you the Mississippi model; it’s a little different
than what I’m hearing here. The career and technical
responsibility falls under the responsibility of the
community college. We’re all one in the same. And so you choose the degree
level that you choose on the career side, the technical
side, or the academic side, and all can be articulated
to the next level, depending on your
completion of those degrees. Our challenge is, and
we’ve made great progress, is that we’ve become the
preemployment training unit for all business and industry. That they don’t hire anybody
unless they come through our training programs. And we’ve made wonderful
progress with many of the industries on the coast,
certainly in the nursing area, in the fuel area with Chevron. They come through our programs
before they ever apply at those industries. So we become their training arm. And so that validates what we do
and ensures a competent employee who has the skill sets
they need to be successful. Jane Oates:
And another great partnership
was the Wind system, the Wind Centers. Dr. Mary Graham:
Absolutely, the Wind Center. Jane Oates:
— Tennessee, just like
Cincinnati, just like Kentucky. You know, you guys have — it’s
almost seamless when you go to one of your sites to know who
works for the college and who works for the public
workforce system. You really have gotten it down. And you put it to the test
in not only the oil spill but Katrina before that. Dr. David Gipp:
I’m going to speak a little bit
outside of the state systems because, as you know,
with some exceptions, almost all of our 37 travel
colleges and universities are not part of the state systems. We’re different
kinds of animals. The states consider us private,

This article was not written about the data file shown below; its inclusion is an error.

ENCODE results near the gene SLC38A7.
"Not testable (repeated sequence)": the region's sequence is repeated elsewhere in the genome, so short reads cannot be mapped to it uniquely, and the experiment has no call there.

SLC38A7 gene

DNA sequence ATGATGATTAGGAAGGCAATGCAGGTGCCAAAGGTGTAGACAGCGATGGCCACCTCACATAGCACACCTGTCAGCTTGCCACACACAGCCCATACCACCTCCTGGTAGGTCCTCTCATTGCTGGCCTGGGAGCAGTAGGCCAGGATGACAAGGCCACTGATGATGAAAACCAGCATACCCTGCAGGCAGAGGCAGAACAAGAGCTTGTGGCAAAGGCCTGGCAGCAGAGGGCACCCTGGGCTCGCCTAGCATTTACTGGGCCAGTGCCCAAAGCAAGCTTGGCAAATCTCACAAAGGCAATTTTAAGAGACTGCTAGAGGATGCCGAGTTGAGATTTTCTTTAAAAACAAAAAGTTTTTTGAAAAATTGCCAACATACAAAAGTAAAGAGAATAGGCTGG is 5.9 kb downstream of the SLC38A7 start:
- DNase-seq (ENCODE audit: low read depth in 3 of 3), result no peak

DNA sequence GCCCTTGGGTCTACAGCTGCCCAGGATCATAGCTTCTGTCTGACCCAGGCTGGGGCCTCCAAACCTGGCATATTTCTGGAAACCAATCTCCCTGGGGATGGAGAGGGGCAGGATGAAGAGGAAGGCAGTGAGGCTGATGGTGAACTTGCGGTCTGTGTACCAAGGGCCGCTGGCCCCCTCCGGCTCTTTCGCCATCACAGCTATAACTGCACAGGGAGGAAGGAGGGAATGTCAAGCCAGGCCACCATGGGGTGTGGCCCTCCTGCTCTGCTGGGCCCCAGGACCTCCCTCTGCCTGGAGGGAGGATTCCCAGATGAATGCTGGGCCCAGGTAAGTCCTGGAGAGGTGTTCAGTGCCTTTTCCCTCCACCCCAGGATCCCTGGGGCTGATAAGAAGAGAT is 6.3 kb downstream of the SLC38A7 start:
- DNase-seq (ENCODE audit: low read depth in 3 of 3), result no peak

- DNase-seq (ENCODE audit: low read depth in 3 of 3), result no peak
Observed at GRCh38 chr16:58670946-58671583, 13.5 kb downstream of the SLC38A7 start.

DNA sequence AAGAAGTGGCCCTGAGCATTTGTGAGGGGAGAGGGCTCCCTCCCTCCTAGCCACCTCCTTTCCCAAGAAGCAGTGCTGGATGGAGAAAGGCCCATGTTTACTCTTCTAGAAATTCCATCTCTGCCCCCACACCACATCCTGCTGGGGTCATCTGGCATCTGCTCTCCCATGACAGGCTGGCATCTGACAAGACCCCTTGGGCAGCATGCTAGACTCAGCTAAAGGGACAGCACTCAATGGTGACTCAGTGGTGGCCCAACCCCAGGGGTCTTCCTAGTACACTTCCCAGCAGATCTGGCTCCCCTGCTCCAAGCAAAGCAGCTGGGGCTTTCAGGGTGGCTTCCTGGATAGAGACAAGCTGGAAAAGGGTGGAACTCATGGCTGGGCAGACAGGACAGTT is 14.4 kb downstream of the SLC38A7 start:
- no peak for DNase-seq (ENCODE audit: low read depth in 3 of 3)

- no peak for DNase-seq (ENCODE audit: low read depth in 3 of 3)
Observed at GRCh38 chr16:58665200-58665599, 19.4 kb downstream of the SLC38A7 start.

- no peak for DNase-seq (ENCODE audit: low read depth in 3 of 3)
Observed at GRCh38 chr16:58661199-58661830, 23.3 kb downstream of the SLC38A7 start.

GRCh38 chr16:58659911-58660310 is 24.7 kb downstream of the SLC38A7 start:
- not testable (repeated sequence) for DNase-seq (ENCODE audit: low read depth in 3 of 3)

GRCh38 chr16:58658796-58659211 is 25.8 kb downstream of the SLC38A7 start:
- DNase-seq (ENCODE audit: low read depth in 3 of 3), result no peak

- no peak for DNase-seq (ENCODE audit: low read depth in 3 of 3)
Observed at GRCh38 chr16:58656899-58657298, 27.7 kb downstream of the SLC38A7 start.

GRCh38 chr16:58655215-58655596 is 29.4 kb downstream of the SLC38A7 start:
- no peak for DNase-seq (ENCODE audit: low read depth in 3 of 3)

and the federal government considers us tribal. And anyhow, we’re kind of an
odd piece in the whole makeup. Yet, we work very closely
with the state systems, I have to say, for the most
part, with some exceptions. But, really, for us the three
main agencies that we deal with are, obviously, Department of
Education, Department of Labor, and the Department of Interior’s
Bureau of Indian Affairs. And I think it’s very important
for those three agencies, among others, there are others,
but those three for sure as lead agencies to develop a stronger
interaction and perhaps even an MOU that relates to Indian
country and relates to the issues of training
and education. Because those are our
three major sources, both for things like everything
from scholarships to loans to institutional kinds of
investment in things like travel colleges or even travel
government institutes that are training in nature. And so it’s very important to
look at that and how we deal with that population. We are doing work from our end
among the travel colleges on how we will continue to educate the
68,000 or more students that are growing in our systems and begin
to address certificate two-year, four-year and ultimately
graduate level kinds of programs. That’s what we’re
doing at United Tribes. And so that interfacing I
think is going to be very, very important. I just left a conference with
the National Science Foundation, and they too are very, very
critical to the science/math areas as we build
an infrastructure. And so looking at how we develop
that infrastructure is going to be very, very critical. Certainly the immediate
needs — I mean, in our case we’re responding to
what we call the oil patch in North Dakota in terms of how we
will develop and train people for that area. We’re also looking at water and
doing some things with respect to energy and that
sort of thing. The allied health fields are
another key and critical area. But I think that it’s very
important to get a picture of, kind of an overall picture of
how that’s going to work and how we can move that
population up and forward. Because 51% of our population